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Be careful what you wish for
Costs Aware Issue 3
From 1 October 2017, practitioners will be able to use a new electronic bill of costs in detailed assessment proceedings (this may become mandatory by April 2018). Howard Dean, who sat on the Civil Procedures Rules Committee working party for the implementation of the new bill of costs, outlines what this means in practice.
It has long been in the making as it was first called for by Lord Justice Jackson in his 2009 Final Report on the Review of Civil Litigation Costs. The current bills were seen as expensive to draft, opaque because of the lack of detail and hard to digest and understand.
The report called for a new bill that was more transparent, user friendly and less expensive to prepare. This could be achieved by the development of time recording software that could automatically generate bills of costs.
A set of codes for time recording (J-Codes) was developed and approved by the Master of the Rolls on 30th July 2014. Following discussions with stakeholders a slimmed down set of codes was developed (J-Codes lite) for use by practitioners to record time.
This uses a defined set of codes for the phase, task and activity being performed as follows:
- Phase - these are the phases used in costs budgeting such as “witness statements”
- Task - is “what” is actually being done such as “own witness evidence”
- Activity - is “how” it is being done such as “draft/revise”
The amount of time is then recorded and allows for further detail to be added such as “drafting defendant’s 12 page witness statement on liability.”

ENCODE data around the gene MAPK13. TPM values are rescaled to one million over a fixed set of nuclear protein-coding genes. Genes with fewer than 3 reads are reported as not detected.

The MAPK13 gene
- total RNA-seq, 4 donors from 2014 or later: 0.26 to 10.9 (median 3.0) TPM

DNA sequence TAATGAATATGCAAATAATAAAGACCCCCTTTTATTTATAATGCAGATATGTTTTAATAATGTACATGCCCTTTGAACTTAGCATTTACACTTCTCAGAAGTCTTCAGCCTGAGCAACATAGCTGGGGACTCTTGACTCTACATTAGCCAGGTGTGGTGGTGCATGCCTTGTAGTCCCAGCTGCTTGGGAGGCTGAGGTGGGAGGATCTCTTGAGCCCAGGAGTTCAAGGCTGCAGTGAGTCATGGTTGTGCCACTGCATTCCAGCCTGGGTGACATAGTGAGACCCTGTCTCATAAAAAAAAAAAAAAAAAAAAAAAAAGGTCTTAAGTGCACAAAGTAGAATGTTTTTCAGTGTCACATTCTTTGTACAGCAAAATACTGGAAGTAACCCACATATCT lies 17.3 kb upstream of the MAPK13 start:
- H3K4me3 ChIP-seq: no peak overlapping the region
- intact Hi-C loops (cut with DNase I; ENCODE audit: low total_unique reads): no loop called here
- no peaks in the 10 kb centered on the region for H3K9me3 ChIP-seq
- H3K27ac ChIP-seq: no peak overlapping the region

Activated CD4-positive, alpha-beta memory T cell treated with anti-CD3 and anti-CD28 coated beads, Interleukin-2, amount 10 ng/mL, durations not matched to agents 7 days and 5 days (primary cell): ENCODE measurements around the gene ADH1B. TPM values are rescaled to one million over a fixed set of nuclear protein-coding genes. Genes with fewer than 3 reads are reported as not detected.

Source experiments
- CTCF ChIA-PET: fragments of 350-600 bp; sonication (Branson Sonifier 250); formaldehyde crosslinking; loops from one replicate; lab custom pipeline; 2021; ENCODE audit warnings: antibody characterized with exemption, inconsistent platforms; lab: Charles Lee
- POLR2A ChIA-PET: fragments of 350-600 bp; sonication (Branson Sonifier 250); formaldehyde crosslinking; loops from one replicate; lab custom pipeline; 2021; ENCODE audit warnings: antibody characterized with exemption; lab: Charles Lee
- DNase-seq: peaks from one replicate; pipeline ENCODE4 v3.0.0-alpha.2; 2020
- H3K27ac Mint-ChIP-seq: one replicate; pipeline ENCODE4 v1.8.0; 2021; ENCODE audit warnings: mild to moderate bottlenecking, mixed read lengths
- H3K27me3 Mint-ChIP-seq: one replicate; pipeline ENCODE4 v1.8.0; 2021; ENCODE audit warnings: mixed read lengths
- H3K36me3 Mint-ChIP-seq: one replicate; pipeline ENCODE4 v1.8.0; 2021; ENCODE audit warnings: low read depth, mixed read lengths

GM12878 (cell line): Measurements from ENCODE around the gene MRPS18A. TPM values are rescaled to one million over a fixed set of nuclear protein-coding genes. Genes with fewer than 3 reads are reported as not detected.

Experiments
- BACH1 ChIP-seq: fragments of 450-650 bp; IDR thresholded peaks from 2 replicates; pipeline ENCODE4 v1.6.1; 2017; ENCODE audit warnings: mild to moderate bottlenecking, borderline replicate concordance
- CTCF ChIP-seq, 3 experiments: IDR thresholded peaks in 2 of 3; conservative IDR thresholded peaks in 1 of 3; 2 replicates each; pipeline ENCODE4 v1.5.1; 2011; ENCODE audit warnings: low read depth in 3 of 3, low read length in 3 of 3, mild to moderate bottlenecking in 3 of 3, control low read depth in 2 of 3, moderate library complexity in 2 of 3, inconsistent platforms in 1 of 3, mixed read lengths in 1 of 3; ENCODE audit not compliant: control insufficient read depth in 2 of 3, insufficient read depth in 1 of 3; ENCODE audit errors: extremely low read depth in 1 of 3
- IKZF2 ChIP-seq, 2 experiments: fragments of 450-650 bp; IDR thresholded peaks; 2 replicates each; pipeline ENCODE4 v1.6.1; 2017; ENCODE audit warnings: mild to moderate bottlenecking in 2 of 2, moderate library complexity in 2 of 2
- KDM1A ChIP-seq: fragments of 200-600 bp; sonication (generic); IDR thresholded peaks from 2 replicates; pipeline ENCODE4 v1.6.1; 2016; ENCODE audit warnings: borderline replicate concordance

The new bill
The software then exports the time recording from the time recording system into the new bill of costs together with recorded disbursements.
The electronic version of the new bill will automatically provide different levels of detail from phase to task and finally to the individual items recorded. The party’s court-approved costs budget can be input into the bill to allow the comparison of the phases of the bill and the budget.
The aggregation of this raw time recording data into summaries provides the transparency for the paying party and the court. It allows you to switch from the summary to the underlying detailed time recordings at the touch of a button.
But what does it mean for compensators?
For the first time your costs lawyer will be able to forensically analyse the time recording without the need for a laborious manual process. The summaries that are automatically provided are essentially pivot tables that can be manipulated to “data mine” relevant time recordings. It will enable paying parties to identify exactly how much time has been spent on experts; an individual expert; communications with an expert; drafting and reviewing the report; and by fee earner.
The ability to identify how much document time has been spent on an individual piece of evidence in support of a minor issue will be particularly powerful especially where the amount of costs incurred upon it far outweigh its value within the proceedings.
This is likely to result in an increase in the number of successful objections as the amount of time spent is transparent.
For those seeking to maximise the recovery of costs incurred, the descriptions given by the fee earners recording time become of paramount importance. If they do not describe the time spent accurately and in sufficient detail then some or all of the time may not be allowed upon assessment.
As a result, we expect some “gaming” as the fee earner descriptions are likely to be replaced with descriptions that will maximise recoverability.
Whilst use of the new bill should lead to a saving in drafting costs, the reality is that the saving will be replaced by a claim for time for checking and amending descriptions given to individual time recordings to maximise recoverability upon assessment.
We have yet to see whether the courts will allow time spent upon correcting time recording descriptions but it seems unlikely when time should have been recorded accurately and in sufficient detail at the time it was recorded.